One time I went into a panic when I thought I had lost a notebook containing all the research on my Shakespeare ancestors. Although I had backup copies of all the items in the notebook, the thought of losing my neatly organized binder nearly brought me to tears. “What are you looking for”, my husband asked when he saw me frantically searching in the office closet. “I can’t find my Shakespeare notebook”, I replied. “I am sure you will find it”, he calmly replied and went on his way. I needed to talk to someone who would truly understand what I was going through so I called my genealogy buddy, Robyn. “I can’t find my Shakespeare notebook”, I wailed when she answered the phone. “Oh girl, I know how you feel”, she replied and proceeded to tell me about the time she had misplaced some of her research. We talked for a while and I was much calmer after our conversation ended. I later resumed my search and found my notebook.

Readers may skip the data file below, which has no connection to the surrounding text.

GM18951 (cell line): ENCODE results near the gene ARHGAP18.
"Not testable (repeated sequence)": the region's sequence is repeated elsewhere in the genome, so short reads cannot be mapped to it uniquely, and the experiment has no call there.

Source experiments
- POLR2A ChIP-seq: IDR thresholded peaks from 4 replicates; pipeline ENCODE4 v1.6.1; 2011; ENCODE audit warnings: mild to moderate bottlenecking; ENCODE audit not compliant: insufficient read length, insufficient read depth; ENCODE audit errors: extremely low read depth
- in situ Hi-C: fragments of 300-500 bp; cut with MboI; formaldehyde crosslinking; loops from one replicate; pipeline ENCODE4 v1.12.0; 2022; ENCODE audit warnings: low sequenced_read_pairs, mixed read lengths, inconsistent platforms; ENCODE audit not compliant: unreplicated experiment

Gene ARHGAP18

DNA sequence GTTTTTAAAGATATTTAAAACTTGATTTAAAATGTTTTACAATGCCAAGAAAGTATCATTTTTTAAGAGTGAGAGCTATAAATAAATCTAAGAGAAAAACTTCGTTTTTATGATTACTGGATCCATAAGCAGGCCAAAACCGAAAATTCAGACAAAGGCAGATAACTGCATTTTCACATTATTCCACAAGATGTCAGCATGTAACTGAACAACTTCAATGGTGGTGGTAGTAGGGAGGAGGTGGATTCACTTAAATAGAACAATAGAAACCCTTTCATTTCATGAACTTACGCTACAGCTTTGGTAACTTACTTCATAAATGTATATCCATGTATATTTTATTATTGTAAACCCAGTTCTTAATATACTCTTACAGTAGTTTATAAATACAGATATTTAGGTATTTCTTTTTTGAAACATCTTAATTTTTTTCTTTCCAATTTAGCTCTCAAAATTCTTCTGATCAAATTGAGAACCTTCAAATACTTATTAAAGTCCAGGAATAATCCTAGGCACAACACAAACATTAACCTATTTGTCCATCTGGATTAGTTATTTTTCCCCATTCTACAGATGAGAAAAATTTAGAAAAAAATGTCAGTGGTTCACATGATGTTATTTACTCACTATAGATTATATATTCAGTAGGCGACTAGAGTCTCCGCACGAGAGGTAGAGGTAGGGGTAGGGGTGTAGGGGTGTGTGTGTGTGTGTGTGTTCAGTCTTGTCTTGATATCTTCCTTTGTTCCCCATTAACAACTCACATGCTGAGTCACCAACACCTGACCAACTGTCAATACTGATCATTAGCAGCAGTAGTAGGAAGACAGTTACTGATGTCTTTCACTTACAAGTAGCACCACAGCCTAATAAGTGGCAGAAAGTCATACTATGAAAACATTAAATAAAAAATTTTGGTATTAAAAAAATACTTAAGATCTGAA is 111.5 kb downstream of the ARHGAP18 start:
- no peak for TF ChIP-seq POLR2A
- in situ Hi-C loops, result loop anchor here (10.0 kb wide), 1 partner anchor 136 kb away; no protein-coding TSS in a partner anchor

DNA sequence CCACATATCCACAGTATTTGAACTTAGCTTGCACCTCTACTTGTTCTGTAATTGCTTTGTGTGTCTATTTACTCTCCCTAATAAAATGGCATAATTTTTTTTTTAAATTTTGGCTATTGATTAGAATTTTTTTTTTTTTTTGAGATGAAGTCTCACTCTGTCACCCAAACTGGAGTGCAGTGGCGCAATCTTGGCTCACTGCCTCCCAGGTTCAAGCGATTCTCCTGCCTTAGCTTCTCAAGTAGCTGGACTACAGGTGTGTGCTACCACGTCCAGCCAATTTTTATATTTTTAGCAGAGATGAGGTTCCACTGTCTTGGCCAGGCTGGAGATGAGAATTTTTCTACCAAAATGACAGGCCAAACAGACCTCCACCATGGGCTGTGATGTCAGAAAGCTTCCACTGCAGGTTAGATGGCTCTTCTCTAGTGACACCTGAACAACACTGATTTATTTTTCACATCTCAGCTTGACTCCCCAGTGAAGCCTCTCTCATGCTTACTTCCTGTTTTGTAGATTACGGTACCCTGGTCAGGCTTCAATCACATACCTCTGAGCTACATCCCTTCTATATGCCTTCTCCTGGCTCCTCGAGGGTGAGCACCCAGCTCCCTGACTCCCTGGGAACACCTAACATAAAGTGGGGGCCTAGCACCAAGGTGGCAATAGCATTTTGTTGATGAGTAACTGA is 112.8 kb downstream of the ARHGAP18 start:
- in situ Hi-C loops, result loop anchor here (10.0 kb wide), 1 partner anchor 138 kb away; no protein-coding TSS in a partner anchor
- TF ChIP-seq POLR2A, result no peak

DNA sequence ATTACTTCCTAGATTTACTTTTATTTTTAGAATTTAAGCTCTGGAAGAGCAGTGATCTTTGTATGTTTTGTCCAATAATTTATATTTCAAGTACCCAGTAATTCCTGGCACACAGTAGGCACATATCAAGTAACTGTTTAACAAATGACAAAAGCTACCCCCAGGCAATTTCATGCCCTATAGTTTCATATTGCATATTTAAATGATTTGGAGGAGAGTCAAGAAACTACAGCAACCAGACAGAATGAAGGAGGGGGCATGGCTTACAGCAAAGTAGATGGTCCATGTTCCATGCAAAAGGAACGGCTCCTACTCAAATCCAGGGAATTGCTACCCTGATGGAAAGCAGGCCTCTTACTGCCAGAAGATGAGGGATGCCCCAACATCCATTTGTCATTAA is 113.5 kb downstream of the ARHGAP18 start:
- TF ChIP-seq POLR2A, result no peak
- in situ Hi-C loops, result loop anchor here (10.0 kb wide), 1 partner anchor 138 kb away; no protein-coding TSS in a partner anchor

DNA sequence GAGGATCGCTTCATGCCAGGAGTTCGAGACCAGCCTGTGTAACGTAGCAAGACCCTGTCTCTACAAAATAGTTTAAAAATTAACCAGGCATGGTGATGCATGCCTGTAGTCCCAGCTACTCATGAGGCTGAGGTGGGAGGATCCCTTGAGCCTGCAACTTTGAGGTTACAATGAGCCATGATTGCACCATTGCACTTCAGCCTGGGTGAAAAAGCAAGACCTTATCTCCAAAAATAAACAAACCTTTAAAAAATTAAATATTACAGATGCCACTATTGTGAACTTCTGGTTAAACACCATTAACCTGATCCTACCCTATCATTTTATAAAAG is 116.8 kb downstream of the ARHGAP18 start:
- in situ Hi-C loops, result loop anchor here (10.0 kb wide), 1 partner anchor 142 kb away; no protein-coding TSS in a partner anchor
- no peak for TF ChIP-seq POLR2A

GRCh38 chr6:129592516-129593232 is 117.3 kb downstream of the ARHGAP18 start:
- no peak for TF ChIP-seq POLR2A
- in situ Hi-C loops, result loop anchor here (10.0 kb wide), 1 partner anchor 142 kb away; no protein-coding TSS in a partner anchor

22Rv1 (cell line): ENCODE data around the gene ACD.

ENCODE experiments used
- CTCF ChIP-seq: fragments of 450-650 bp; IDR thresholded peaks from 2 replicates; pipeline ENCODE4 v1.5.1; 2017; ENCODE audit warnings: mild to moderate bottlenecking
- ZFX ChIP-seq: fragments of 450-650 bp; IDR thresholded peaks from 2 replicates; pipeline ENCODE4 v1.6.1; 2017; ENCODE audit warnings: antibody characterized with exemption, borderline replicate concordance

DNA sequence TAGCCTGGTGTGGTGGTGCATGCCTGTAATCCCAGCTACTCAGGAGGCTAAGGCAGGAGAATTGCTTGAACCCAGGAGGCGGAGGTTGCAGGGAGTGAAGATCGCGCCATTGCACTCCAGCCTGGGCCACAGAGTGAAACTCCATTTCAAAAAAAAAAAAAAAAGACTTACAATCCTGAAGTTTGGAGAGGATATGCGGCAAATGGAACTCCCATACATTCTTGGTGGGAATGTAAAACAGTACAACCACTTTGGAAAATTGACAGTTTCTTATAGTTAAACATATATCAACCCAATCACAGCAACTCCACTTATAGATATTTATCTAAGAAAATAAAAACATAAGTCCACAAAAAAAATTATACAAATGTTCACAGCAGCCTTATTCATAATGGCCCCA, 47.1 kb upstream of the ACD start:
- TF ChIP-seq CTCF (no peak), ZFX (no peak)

My genealogy buddies give me a push when I need it. When I had a very rough draft of my book on Union High School, I shared it with a graphic designer to get his input for a cover and the book layout. My heart sank as he flipped through my draft and made comments: He did not like my tentative title, he did not like my idea for the cover design, he did not like the pictures I had selected, and he did not like my concept for the book layout. In short, he did not like anything about the book. As I drove home after the meeting I became dejected and started to doubt my ability to complete the project. When I got home I put my rough draft away and moped around the house for awhile. Then I called my genealogy buddy, Vanessa, and told her about my experience.